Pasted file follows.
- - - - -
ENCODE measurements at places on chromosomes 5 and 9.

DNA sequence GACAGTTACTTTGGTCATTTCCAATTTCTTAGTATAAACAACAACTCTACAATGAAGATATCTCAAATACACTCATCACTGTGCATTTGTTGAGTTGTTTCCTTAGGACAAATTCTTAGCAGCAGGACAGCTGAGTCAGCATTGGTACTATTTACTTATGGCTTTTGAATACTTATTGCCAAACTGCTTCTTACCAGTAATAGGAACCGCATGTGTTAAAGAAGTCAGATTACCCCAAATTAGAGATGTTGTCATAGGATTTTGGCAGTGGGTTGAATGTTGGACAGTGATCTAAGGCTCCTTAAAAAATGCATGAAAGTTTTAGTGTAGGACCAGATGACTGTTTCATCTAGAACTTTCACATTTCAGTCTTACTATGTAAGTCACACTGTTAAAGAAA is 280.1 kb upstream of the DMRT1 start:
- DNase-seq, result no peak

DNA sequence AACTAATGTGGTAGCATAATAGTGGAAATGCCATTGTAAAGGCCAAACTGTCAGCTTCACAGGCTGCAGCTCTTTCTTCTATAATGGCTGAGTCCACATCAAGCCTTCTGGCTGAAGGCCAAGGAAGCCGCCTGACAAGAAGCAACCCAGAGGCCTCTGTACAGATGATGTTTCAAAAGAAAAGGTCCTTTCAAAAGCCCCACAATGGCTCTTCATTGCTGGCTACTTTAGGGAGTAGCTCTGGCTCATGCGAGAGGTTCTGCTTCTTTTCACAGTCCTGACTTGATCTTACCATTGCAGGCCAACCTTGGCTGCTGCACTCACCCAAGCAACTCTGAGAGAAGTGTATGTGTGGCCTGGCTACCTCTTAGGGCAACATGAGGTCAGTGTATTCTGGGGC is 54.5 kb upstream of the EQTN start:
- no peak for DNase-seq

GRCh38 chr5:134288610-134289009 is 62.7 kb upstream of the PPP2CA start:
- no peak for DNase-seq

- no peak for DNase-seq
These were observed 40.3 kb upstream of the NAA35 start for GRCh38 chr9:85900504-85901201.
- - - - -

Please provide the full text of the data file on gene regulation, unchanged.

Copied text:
ENCODE measurements at places on chromosomes 5 and 9.

DNA sequence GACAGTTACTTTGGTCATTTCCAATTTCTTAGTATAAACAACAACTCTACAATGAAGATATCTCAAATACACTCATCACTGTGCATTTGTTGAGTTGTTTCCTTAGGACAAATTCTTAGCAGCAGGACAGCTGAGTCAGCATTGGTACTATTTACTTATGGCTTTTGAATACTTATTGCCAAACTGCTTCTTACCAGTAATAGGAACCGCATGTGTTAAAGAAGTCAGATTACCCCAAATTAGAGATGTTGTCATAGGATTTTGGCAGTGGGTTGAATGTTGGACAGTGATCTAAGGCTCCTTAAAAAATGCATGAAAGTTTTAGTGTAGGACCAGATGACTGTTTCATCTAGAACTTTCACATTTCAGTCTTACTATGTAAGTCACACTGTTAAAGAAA is 280.1 kb upstream of the DMRT1 start:
- DNase-seq, result no peak

DNA sequence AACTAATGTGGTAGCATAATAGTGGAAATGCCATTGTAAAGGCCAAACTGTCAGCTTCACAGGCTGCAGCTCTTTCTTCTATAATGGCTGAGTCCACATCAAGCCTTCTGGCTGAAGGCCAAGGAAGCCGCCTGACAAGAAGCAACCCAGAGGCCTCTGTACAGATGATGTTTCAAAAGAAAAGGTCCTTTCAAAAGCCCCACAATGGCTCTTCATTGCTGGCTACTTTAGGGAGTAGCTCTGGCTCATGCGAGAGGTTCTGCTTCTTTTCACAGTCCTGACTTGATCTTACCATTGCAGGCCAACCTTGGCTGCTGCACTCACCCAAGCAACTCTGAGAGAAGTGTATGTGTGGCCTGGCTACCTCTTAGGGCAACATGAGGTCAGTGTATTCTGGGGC is 54.5 kb upstream of the EQTN start:
- no peak for DNase-seq

GRCh38 chr5:134288610-134289009 is 62.7 kb upstream of the PPP2CA start:
- no peak for DNase-seq

- no peak for DNase-seq
These were observed 40.3 kb upstream of the NAA35 start for GRCh38 chr9:85900504-85901201.